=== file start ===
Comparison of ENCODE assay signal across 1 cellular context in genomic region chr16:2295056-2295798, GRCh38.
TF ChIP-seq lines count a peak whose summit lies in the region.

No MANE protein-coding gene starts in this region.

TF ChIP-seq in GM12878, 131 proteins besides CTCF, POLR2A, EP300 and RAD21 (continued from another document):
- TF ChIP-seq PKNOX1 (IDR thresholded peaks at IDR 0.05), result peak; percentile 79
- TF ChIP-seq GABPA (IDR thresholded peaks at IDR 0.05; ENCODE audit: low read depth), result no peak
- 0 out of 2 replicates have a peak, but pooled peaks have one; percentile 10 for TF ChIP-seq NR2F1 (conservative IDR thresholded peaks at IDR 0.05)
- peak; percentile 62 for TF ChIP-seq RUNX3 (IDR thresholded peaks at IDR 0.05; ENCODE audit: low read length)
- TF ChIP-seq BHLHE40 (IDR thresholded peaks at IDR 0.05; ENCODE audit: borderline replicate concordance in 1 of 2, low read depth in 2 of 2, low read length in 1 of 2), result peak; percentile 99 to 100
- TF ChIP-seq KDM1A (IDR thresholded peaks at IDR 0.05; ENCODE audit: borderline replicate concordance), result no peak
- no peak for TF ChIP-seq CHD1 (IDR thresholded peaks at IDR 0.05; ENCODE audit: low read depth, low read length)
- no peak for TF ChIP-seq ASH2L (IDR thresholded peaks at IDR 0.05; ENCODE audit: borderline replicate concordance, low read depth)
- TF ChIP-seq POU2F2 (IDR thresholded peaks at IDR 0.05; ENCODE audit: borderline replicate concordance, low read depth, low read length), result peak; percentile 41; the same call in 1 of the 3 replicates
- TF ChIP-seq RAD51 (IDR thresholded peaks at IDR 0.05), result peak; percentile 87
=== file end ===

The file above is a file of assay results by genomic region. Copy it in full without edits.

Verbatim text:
Comparison of ENCODE assay signal across 1 cellular context in genomic region chr16:2295056-2295798, GRCh38.
TF ChIP-seq lines count a peak whose summit lies in the region.

No MANE protein-coding gene starts in this region.

TF ChIP-seq in GM12878, 131 proteins besides CTCF, POLR2A, EP300 and RAD21 (continued from another document):
- TF ChIP-seq PKNOX1 (IDR thresholded peaks at IDR 0.05), result peak; percentile 79
- TF ChIP-seq GABPA (IDR thresholded peaks at IDR 0.05; ENCODE audit: low read depth), result no peak
- 0 out of 2 replicates have a peak, but pooled peaks have one; percentile 10 for TF ChIP-seq NR2F1 (conservative IDR thresholded peaks at IDR 0.05)
- peak; percentile 62 for TF ChIP-seq RUNX3 (IDR thresholded peaks at IDR 0.05; ENCODE audit: low read length)
- TF ChIP-seq BHLHE40 (IDR thresholded peaks at IDR 0.05; ENCODE audit: borderline replicate concordance in 1 of 2, low read depth in 2 of 2, low read length in 1 of 2), result peak; percentile 99 to 100
- TF ChIP-seq KDM1A (IDR thresholded peaks at IDR 0.05; ENCODE audit: borderline replicate concordance), result no peak
- no peak for TF ChIP-seq CHD1 (IDR thresholded peaks at IDR 0.05; ENCODE audit: low read depth, low read length)
- no peak for TF ChIP-seq ASH2L (IDR thresholded peaks at IDR 0.05; ENCODE audit: borderline replicate concordance, low read depth)
- TF ChIP-seq POU2F2 (IDR thresholded peaks at IDR 0.05; ENCODE audit: borderline replicate concordance, low read depth, low read length), result peak; percentile 41; the same call in 1 of the 3 replicates
- TF ChIP-seq RAD51 (IDR thresholded peaks at IDR 0.05), result peak; percentile 87